As a travel writer, I’ve flown many, many miles, and scuttled through many, many airports and the following simple tips and tricks have made all of my flights just a little bit more enjoyable. If you’re new to flying, I hope these help.

1) Check in on-line before you fly. You will have a reservation code on your ticket, which you will need when you go to the airline’s website. You will most likely be able to check in 24 hours in advance of the flight; experienced fliers count down the minutes to that 24 hours to ensure they can nab a good seat. Good seats include exit aisles and front rows. Many airlines now charge an extra fee for these seats, but the fees are generally quite low, and well worth the extra legroom. Something to note — children cannot fly in an exit row (have to technically be big enough to open the door in case of an emergency), and there are no seat belt extenders allowed in these rows either.

2) Check the terminal that your flight is leaving from…and returning to. If you’ve booked outbound and inbound with two different airlines, you might want to check where you should park your car, and what the shuttle service between terminals is like.

3) Check a bag if you want to, but most airlines will charge (around $25.00 per bag). Benefits of checking are being able to take larger liquid containers (shampoo, etc.) and not having to lug the suitcase around, as well as fight for overhead space on the plane to store it. Downside is obviously the cost, and the slight chance that your bags will be lost or damaged. (At time of writing, after hundreds of flights, I’ have never had a bag lost or damaged.)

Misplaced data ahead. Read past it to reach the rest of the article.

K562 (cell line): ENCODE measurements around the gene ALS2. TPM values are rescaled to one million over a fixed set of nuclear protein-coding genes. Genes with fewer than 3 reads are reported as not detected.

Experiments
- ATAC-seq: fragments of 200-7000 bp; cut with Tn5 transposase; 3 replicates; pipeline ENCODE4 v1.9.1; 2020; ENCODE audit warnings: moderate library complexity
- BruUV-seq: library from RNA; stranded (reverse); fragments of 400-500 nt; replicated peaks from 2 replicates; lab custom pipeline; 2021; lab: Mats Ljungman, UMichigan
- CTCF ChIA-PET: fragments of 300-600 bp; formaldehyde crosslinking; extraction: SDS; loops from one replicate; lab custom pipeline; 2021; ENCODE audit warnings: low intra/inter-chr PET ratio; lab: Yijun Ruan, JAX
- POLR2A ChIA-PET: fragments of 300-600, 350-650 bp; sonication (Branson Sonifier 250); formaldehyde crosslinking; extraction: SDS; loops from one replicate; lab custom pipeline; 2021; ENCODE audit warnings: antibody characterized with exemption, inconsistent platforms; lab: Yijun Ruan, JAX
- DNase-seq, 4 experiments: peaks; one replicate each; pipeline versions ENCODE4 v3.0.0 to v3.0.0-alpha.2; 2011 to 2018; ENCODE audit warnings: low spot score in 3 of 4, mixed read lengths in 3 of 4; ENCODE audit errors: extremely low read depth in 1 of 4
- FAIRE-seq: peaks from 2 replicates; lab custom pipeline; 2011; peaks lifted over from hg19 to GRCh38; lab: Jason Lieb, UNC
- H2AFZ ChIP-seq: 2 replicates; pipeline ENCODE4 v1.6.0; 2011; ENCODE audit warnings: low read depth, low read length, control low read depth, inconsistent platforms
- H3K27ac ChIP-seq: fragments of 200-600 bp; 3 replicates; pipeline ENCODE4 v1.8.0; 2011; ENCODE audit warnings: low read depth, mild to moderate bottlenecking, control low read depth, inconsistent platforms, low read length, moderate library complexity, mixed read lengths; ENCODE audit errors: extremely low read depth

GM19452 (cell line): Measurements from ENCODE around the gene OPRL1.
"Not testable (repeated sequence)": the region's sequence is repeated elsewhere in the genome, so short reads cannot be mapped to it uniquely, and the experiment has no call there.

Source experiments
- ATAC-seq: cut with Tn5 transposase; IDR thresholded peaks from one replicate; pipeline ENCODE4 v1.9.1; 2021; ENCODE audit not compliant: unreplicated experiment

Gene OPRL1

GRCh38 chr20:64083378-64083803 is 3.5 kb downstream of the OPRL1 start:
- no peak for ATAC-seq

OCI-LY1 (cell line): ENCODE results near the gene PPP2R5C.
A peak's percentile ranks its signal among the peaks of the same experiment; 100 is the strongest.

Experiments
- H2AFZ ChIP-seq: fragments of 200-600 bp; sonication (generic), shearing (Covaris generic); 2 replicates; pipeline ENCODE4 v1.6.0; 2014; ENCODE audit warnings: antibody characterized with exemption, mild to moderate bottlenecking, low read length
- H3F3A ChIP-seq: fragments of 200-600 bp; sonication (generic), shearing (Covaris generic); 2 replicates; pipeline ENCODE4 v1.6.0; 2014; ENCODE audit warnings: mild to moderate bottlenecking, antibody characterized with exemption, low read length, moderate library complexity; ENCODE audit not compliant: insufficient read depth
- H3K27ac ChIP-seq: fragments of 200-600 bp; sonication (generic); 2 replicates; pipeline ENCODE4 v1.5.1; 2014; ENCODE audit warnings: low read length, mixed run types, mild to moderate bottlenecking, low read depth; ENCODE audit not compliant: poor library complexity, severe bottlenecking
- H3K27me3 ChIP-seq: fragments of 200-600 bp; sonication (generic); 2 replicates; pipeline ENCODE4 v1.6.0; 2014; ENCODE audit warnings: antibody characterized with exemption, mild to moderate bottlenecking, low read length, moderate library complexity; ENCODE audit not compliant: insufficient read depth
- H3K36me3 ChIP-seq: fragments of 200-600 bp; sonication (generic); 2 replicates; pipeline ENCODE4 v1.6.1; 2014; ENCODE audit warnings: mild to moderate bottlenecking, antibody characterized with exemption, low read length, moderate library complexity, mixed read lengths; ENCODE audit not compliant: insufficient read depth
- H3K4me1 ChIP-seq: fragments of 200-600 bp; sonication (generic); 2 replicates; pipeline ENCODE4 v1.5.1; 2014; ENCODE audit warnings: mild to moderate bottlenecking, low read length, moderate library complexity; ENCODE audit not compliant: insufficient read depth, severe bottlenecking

4) Make sure you get your bag tag sticker attached to your boarding pass or other paper; double check to make sure they have checked it through to the correct destination, particularly if you have a connection. Don’t throw away the bag tag until you have your suitcase in your hand, as it is really the only way the airline has of tracing your bag.

5) Plan to arrive at the airport at the airline’s recommended time prior to departure…and then add at least half an hour. Traffic, long lines, confusion can all eat quickly away at your estimated time to process. If you’re through quickly, find a coffee and enjoy some free Wi-Fi (many airports have this) or read a book. Relax, don’t stress.

6) Go to your gate and make sure your flight is a) still flying out of that gate and b) is on time. I’ve known quite a few folks to be sitting at the wrong gate (and they do frequently change), having to sprint down the length of the airport to make their flight.

7) Unless your meals are prepaid on your flight (business class, special deal), you’ll probably want to eat at the airport or bring your food on board. Airline food tends to be more expensive and less tasty than what you can find at the airport. Another reason to arrive early!

8) Find the closest washroom to your gate and go there a few minutes before departure, even if you don’t “need it”. Empty the tank and avoid having to squish yourself inside a tiny airplane washroom…after waiting in line for it. On the flipside, Every time you’re offered water on the flight, or it is an option, take it. Flights are extremely dehydrating and the water you take on will help you to avoid headaches and dry throat.

9) Board the plane according to row number, but unless you’re rushing to store an overhead bag, don’t hasten to get to the front of the line. Your seat is assigned. If you have children, don’t pre-board as they suggest, wait to board last; they’re better running around the airport than they are confined to a seat.

10) Don’t put anything in the seat pocket in front of you. Many, many tablets, books, phones, and precious stuffed animals (there is a bunny flying around the friendly skies with my daughter’s name on it) have been lost there. Keep items in your bag, on your lap, or on the seat beside you.

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